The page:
• 4. Re: Does multiple resizing affect quality?
                the_wine_snob Level 9
                this is now getting messy, what with different sizes wanted for different things.

                 

                One of the positive aspects of the "new & improved" AME (Adobe Media Encoder), is that one can easily set different Export settings for different purposes. Prior to the current version, one had to set it all up - Export. Set it up again - Export. That part has been simplified a bit.

                 

                Good luck, and hope that you get more responses to #2 above. Wish I could help a bit more, but must defer to my "betters."

                 

                Hunt

                • 5. Re: Does multiple resizing affect quality?
                  Jim_Simon Level 8
                  I've tended to work in my anticipated output res

                   

                  As a general rule, that is bad editing practice.  Always edit in the original resolution of the media.

                   

                  The only exception to that rule is with RED camera media, where the plug-in to handle RED footage actually makes it wiser to work in the intended delivery resolution.

                  • 6. Re: Does multiple resizing affect quality?
                    Karel Bata Level 1

                    Well I guess this is a problem to do with

                     

                    a) those of us who are self-taught, and

                     

                    b) a legacy from the days when computers had probs with video and downsizing was a good way to make them easier to handle. Old habits...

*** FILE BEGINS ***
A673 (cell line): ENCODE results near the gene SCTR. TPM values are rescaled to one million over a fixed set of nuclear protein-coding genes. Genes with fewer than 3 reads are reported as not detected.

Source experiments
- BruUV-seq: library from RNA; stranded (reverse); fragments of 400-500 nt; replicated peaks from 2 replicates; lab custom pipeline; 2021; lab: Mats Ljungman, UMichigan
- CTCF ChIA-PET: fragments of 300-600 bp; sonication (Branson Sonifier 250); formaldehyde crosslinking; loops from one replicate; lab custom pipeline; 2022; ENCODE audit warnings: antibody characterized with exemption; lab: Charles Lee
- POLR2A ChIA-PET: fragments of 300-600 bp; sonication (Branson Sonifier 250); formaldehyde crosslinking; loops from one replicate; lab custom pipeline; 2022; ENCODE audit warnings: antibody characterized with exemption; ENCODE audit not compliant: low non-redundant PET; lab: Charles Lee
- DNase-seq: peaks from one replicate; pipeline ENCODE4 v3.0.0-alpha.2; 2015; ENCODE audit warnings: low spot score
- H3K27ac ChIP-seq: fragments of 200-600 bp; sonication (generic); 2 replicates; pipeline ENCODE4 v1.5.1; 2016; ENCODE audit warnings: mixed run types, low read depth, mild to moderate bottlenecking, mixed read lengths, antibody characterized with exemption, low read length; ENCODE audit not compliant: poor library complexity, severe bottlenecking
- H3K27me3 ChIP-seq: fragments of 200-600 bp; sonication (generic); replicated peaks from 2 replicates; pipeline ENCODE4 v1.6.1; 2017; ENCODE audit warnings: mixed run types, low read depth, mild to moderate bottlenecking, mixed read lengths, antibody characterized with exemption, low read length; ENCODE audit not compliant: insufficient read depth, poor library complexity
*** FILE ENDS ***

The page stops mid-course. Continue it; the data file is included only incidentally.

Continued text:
• 7. Re: Does multiple resizing affect quality?
                      the_wine_snob Level 9

                      Yes, as Jim says, start with your original Assets, construct your Project to match, and edit it that way. After you are done, you then determine the delivery scheme and Export to that/those.

                       

                      There are very few exceptions to the above, and Jim hit one of them. The others are not important, as they are very specific and should likely never apply to pure video production.

                       

                      As for the computer, it's best to have a rig that will handle the load. With general prices being what they are, this is pretty much a reality. Back in the days before NLE editing on a desktop, things were different, when editing high-rez still images. The OS's were limiting, the BIOS on MoBo's was limiting. The available sizes and speeds of HDD's were limiting. Still, I kept the resolution as high as possible, paid the extreme price for the necessary gear, and often had to clean all other programs off of the computer, just so I could work in high-rez in Photoshop. Luckily, those days are gone now. Back then, I paid as much for one 1GB SCSI II drive, as all of my 1TB SATA II's cost now!

                       

                      Good luck,

                       

                      Hunt